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Sunday, January 24, 2010 -- 6:57 am

In the course of studying the various languages on my wishlist, I've had occasion to observe that every speaker of Language X is speaking a slightly different language. I realize that this is not a controversial proposition, and that a lot of people through around vaguely relativistic and post-modern sounding jargon like "idiolect" as shorthand for the assertion-in-passing that "my manner of speech is equally valid". (I take no issue with such a view today. Whether or not I agree with it does not lend itself to clean and concise summary.) But it does have some practical consequences of significance that varies according to the language in question. More than a decade ago when I was reading novels in French, I typically found that for any new author I encountered, I would have to rely heavily on the dictionary for the first part of the book because each book always seemed to open up new vistas of vocabulary. In looking for good instruction in Hindi, I have seen critical reviews saying that the dialect spoken in a particular audio course -- by a reputable company that I normally consider first -- was laughably archaic. And I have recently discovered that the Cantonese I've been studying through one audio course is noticeably different, even on the level of personal pronouns, from the colloquial language being taught in a podcast. (It should surprise no one that, glutton that I am, my new ipod is loaded up with hundreds of language-learning podcasts, and that I'm working through them at a paced schedule of my own devise.)

Another thing I've noticed is that the vast majority of language-instruction books seem to be dialogue-based. Each chapter tends to be centered around a different situation (customs, coffee shop, post office, etc.) and the reader is taught just enough vocabulary to make it through the streamlined and somewhat contrived exchange before we move on to the next situation. The result is that if you're relying on this book to learn the language, you'll be helpless in all of the situations identified, because the conversations never go so smoothly, and real life is unlikely to be tailored to the words and phrases you've been taught. Although it may not be practical in a single-volume course, I would have thought that a more effective and appropriate approach would be to pick *one* starter situation in which to make the student an expert -- restaurants, for example -- and then have a whole series of dialogues in which the student learns, among other things, to make a reservation, ask for the check, locate the bathroom, complain that there's a staple in her food, and say that her water glass hasn't been filled in over an hour. As a result, instead of being helpless in all situations for a very long time, the student would develop some early competence and confidence in one frequent situation, and in this thorough manner then move through common situations and then to less common ones. Then they can say more meaningfully that "I speak some Fukianese" or whatever, because they can articulate at least one area of heightened competence.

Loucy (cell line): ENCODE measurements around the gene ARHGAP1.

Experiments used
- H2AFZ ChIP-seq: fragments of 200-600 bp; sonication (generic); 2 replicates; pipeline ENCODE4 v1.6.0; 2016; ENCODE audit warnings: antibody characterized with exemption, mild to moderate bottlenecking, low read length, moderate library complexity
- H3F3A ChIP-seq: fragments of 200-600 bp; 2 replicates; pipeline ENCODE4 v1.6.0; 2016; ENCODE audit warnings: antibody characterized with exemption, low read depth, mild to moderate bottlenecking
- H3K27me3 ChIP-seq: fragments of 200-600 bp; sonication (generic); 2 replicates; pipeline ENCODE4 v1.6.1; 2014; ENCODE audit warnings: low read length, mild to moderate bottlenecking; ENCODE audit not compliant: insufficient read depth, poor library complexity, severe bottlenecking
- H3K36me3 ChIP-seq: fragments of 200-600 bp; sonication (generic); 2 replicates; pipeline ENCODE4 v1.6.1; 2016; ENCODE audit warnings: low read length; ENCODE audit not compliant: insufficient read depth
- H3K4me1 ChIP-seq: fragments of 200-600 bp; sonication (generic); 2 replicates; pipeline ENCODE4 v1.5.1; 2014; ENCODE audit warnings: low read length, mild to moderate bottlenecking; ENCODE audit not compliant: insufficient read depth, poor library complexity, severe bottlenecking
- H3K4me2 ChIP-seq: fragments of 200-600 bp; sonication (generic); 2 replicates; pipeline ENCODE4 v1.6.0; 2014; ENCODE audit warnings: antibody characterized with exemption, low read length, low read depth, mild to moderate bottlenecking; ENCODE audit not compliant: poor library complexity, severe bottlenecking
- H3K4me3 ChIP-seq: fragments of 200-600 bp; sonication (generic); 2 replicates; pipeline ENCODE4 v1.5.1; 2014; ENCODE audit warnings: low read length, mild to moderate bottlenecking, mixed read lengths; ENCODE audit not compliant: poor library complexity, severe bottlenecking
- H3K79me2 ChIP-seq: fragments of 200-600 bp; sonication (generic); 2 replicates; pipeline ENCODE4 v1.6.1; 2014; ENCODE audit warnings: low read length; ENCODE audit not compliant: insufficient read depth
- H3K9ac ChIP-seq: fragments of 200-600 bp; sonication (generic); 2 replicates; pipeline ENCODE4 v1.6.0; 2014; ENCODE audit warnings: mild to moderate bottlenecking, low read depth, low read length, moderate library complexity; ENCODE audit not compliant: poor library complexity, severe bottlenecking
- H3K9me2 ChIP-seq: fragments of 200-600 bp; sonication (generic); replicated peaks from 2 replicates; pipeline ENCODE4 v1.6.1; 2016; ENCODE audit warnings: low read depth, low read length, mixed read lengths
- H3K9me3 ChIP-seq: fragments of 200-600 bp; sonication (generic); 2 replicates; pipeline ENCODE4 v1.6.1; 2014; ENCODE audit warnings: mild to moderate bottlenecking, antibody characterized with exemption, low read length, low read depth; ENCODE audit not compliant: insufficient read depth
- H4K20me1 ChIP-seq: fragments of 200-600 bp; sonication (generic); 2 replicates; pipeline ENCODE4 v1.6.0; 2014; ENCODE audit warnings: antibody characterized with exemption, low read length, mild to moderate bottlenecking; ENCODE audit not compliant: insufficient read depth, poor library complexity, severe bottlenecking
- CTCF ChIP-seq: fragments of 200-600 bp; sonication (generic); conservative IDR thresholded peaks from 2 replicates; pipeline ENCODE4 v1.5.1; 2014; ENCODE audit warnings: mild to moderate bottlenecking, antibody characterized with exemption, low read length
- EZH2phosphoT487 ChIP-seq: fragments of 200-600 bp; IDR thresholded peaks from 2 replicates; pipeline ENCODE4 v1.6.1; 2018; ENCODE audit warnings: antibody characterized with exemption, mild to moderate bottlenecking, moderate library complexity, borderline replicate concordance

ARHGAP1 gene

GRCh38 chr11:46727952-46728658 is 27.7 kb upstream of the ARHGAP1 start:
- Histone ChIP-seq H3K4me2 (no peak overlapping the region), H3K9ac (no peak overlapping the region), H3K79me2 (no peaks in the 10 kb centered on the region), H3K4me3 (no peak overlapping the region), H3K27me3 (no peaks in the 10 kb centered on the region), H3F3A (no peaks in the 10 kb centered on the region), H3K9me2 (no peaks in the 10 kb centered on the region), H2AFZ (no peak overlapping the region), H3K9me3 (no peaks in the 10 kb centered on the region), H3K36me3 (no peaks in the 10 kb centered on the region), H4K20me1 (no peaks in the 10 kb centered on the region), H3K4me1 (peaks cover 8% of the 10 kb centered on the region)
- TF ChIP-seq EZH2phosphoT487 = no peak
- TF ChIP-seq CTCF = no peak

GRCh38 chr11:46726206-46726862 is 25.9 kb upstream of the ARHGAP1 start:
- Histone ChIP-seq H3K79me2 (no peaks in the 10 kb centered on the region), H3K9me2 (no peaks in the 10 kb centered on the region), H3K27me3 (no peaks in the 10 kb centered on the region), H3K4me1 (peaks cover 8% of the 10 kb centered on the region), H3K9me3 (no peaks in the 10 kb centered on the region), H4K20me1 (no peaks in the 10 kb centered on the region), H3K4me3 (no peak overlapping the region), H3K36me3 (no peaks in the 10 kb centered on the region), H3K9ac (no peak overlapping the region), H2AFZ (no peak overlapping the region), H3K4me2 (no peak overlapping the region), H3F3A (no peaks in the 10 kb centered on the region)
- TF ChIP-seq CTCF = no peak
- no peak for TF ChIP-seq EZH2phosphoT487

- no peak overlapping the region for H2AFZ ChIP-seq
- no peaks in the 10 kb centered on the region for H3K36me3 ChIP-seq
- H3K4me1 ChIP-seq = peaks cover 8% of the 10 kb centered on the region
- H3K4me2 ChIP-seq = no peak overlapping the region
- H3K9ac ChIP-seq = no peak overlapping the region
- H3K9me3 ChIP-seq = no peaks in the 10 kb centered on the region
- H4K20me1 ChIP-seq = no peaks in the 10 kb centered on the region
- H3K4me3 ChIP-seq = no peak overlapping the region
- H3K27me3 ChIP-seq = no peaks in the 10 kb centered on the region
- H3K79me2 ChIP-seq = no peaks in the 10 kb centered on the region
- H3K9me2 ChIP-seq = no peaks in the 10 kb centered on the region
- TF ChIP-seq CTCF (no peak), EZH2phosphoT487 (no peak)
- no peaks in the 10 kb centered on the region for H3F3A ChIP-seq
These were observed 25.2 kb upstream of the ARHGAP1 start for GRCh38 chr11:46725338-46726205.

I do not see these two observations as being unrelated. To attain fluency, it seems that you have to acquire a certain critical mass of vocabulary as well as facility with the idiosyncratic sentence patterns (as well as pronunciation styles, etc.) that different speakers even within a single dialect tend to prefer. And when considered in this way, it seems frustrating that so few textbook authors or publishers seem inclined to invest the time and expense required to prepare a complete and effective course. I'm tempted to try that with one of the less-common languages I study.